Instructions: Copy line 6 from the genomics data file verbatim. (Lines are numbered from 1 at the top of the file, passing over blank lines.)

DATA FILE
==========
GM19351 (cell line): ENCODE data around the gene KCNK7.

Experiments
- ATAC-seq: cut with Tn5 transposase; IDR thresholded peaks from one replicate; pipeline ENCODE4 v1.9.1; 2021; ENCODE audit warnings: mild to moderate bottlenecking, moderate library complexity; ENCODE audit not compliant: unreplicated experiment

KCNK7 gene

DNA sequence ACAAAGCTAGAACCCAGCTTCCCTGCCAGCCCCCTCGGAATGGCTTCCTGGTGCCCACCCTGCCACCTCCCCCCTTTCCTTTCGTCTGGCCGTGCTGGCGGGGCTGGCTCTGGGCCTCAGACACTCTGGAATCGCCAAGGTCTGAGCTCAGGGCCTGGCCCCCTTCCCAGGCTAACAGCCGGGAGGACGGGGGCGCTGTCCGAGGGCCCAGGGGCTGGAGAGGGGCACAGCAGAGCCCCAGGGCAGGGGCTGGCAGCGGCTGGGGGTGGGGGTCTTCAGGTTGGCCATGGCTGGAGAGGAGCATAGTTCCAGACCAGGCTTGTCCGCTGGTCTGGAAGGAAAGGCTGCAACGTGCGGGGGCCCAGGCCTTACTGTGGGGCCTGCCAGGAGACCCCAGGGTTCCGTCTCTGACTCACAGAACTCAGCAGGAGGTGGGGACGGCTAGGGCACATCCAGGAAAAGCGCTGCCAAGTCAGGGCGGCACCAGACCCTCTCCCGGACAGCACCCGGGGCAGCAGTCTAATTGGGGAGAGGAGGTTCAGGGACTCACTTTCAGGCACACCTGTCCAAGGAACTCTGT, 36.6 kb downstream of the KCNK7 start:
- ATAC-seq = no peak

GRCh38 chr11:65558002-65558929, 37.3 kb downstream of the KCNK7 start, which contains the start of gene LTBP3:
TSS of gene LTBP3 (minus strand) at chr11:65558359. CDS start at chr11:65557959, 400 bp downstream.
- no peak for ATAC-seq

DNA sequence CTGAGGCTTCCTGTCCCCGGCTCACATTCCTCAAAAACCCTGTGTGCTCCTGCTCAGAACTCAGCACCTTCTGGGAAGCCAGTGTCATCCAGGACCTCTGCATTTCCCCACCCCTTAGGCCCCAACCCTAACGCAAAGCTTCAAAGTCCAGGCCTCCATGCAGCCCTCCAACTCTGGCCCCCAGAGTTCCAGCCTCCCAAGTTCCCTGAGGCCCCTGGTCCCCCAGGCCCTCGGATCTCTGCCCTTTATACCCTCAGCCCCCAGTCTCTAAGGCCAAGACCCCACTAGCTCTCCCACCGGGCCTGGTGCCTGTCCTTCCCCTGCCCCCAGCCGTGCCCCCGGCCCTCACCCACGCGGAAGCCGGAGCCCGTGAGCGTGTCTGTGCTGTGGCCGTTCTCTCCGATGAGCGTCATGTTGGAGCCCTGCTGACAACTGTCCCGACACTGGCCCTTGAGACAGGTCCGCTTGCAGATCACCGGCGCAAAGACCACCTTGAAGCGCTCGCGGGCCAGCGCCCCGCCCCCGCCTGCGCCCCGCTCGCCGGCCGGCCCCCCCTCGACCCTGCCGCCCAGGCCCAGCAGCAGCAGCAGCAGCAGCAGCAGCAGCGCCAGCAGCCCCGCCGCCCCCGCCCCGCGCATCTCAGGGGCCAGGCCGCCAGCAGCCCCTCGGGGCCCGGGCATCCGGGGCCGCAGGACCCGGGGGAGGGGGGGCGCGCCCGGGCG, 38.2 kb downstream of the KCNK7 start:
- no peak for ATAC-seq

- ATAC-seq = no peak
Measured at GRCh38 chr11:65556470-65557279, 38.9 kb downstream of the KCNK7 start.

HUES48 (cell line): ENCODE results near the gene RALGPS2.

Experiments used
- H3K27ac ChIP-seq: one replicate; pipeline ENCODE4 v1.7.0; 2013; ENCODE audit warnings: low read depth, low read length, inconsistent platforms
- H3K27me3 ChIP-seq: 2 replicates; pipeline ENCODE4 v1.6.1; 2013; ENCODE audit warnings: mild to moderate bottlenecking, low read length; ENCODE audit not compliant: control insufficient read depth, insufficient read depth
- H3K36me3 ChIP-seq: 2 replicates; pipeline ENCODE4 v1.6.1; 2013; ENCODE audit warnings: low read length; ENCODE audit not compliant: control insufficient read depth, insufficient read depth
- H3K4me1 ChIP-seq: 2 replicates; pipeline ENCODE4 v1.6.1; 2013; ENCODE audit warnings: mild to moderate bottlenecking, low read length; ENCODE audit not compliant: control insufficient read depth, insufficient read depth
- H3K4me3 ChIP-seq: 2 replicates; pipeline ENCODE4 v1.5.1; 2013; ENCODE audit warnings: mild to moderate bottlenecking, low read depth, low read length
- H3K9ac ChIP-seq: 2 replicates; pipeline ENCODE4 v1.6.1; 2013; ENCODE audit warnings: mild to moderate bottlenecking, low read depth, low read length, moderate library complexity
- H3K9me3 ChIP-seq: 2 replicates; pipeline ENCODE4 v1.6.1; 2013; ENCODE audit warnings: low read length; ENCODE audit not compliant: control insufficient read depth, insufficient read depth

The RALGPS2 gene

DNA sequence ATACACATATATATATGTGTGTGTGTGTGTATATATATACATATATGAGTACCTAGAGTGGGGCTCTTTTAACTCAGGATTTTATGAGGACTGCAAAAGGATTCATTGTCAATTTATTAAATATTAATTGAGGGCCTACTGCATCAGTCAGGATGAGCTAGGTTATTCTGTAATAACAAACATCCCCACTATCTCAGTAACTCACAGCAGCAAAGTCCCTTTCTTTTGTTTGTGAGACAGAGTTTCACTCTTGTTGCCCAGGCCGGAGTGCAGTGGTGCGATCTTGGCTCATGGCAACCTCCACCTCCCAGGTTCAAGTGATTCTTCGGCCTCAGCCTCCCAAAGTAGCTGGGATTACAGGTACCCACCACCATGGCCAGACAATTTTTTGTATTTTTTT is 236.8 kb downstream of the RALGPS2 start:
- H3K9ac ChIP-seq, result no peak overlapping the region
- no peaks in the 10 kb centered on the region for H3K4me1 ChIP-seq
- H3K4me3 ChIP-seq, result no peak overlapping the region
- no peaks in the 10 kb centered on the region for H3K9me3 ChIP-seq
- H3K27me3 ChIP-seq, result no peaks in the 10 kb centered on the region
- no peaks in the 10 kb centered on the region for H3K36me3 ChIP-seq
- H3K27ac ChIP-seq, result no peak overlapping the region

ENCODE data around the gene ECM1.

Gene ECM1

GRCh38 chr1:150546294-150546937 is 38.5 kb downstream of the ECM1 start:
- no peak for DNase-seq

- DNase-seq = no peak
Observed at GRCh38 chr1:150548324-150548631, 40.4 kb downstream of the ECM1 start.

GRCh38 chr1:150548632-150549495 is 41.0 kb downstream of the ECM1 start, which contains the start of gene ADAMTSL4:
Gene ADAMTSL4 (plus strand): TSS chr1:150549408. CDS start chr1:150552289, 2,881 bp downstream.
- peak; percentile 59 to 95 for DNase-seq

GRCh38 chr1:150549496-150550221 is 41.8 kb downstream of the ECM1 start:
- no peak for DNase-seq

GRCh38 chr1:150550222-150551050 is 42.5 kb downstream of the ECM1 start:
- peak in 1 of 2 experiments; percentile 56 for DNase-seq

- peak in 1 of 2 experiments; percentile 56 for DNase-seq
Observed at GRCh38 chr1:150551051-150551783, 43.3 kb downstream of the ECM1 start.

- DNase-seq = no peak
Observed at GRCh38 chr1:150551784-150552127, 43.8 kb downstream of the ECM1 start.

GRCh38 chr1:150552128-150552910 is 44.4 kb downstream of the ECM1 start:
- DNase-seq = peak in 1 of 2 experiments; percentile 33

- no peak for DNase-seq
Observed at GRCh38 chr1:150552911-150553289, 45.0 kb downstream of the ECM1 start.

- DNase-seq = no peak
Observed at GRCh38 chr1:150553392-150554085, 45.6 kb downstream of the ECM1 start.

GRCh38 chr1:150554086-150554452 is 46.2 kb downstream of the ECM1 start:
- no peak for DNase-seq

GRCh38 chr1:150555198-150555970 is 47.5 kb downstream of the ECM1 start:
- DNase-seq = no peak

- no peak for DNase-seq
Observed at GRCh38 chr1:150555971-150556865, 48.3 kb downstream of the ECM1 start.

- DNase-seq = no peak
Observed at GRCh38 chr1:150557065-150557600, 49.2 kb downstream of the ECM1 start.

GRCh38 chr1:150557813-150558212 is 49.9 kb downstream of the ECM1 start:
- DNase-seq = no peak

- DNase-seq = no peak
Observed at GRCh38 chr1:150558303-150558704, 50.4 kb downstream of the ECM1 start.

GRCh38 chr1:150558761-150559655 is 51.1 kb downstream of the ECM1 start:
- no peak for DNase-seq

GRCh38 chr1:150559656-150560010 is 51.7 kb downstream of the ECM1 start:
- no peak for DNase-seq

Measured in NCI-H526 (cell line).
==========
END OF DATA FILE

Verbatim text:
- ATAC-seq = no peak